There is but one law which, from its nature, needs unanimous consent. This is the social compact; for civil association is the most voluntary of all acts.… Apart from this primitive contract, the vote of the majority always binds all the rest. This follows from the contract itself. But it is asked how a man can be both free and forced to conform to wills that are not his own. How are the opponents at once free and subject to laws they have not agreed to?
I retort that the question is wrongly put. The citizen gives his consent to all the laws, including those which are passed in spite of his opposition, and even those which punish him when he dares to break any of them. Rousseau, Book IV, Chapter 2, “Voting”
Three broad subjects interest political theorists: axiology, or the knowledge of ethics and “the good;” ontology, the knowledge of being and existence; and epistemology, the knowledge of knowledge and knowing. We want to know, for example: What is the good society? What are the types or categories of human societies? How do we assess empirical evidence to understand the effects of real policies on that society?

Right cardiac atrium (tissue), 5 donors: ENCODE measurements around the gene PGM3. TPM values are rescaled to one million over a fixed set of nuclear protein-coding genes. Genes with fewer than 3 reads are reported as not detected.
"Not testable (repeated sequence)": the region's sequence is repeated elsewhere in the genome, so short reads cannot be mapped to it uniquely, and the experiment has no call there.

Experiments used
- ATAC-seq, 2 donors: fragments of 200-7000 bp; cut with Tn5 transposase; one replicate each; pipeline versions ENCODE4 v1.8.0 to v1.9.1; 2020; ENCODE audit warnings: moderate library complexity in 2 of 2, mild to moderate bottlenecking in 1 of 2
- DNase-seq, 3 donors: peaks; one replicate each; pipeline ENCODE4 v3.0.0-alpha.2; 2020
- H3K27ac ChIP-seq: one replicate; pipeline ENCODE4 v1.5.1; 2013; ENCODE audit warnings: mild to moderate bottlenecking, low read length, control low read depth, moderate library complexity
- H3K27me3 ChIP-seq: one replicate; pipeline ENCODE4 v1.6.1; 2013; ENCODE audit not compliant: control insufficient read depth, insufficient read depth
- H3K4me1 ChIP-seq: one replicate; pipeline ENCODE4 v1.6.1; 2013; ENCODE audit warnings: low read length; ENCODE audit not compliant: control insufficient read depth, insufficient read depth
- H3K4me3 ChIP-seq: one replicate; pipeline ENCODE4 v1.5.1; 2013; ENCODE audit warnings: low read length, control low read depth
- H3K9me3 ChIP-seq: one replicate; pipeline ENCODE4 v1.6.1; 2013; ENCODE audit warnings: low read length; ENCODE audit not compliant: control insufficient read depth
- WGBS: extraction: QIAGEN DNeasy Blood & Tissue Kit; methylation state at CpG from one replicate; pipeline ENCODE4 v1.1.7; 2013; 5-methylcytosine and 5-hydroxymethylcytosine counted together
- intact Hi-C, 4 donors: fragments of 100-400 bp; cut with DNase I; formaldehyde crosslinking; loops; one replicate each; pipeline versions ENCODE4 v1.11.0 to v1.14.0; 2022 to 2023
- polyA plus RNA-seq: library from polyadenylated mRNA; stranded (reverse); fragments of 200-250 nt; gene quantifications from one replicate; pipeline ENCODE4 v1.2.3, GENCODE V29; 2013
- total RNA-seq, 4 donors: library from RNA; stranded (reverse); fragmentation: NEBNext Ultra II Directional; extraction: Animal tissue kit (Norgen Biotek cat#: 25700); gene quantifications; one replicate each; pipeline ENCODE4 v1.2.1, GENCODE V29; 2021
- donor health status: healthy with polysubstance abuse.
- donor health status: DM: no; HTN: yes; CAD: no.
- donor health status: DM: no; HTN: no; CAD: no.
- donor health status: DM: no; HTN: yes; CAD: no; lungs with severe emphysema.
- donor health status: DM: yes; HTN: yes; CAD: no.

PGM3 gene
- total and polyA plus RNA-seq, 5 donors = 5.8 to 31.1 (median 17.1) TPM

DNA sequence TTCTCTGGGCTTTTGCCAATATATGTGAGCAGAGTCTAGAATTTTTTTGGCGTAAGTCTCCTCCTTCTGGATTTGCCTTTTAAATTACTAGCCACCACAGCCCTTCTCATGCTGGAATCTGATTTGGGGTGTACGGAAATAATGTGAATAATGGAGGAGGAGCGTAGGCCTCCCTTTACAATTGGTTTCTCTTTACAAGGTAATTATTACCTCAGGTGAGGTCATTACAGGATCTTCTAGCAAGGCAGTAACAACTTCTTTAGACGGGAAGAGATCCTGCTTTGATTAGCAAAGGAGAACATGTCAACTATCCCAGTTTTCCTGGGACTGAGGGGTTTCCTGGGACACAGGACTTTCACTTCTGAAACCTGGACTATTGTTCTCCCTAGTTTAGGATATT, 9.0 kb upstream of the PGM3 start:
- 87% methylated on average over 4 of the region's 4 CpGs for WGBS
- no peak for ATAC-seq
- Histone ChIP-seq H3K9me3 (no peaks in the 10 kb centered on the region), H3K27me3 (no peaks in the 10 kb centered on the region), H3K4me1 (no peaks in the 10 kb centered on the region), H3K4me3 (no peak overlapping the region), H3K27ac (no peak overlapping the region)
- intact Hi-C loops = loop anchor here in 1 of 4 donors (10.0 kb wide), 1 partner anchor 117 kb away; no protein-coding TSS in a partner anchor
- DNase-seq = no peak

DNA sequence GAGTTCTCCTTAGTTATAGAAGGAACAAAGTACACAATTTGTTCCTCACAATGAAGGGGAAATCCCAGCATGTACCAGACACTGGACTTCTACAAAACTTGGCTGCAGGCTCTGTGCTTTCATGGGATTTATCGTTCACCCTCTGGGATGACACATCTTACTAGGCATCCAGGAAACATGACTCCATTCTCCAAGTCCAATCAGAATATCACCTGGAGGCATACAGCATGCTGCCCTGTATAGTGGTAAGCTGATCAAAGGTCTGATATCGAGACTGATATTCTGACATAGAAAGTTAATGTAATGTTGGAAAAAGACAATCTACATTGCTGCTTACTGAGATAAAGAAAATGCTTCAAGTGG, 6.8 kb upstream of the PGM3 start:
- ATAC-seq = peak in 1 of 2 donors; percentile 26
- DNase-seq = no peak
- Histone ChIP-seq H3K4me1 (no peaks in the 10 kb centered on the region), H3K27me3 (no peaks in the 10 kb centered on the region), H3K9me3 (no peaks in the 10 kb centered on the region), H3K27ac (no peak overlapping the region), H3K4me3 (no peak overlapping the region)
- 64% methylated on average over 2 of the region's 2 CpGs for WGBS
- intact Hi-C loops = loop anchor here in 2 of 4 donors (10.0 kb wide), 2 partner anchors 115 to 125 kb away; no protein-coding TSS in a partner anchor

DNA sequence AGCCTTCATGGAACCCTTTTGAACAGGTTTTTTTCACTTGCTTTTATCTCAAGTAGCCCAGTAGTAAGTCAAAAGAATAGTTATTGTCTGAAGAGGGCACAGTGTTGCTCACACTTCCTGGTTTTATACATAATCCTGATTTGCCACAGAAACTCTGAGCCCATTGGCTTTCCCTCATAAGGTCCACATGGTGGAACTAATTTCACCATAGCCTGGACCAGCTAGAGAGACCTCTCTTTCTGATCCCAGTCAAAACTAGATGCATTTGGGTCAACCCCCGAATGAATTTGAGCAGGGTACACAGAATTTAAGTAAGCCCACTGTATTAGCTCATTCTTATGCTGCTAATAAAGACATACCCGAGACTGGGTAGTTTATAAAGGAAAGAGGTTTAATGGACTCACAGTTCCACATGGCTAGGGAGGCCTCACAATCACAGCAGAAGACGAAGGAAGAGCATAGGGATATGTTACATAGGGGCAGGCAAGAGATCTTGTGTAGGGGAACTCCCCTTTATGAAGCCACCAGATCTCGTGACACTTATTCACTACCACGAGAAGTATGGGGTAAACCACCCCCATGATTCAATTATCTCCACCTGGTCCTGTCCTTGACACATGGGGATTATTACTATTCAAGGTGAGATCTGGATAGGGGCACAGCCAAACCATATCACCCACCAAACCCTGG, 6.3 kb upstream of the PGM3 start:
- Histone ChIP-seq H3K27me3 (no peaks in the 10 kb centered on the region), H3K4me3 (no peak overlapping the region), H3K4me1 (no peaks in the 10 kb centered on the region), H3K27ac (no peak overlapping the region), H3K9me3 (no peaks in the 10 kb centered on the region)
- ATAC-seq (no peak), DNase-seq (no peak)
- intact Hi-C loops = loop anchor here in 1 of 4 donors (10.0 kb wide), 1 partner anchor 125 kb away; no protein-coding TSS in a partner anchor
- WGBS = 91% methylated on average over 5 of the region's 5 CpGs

The study of voting and collective choice most often has been conceived as a problem in epistemology. That is, given that we – the members of a group – all want something, how do we know if a particular voting system can lead us to it? If the “right thing to do” is known to exist, the problem is making sure that voting processes can help discover it.
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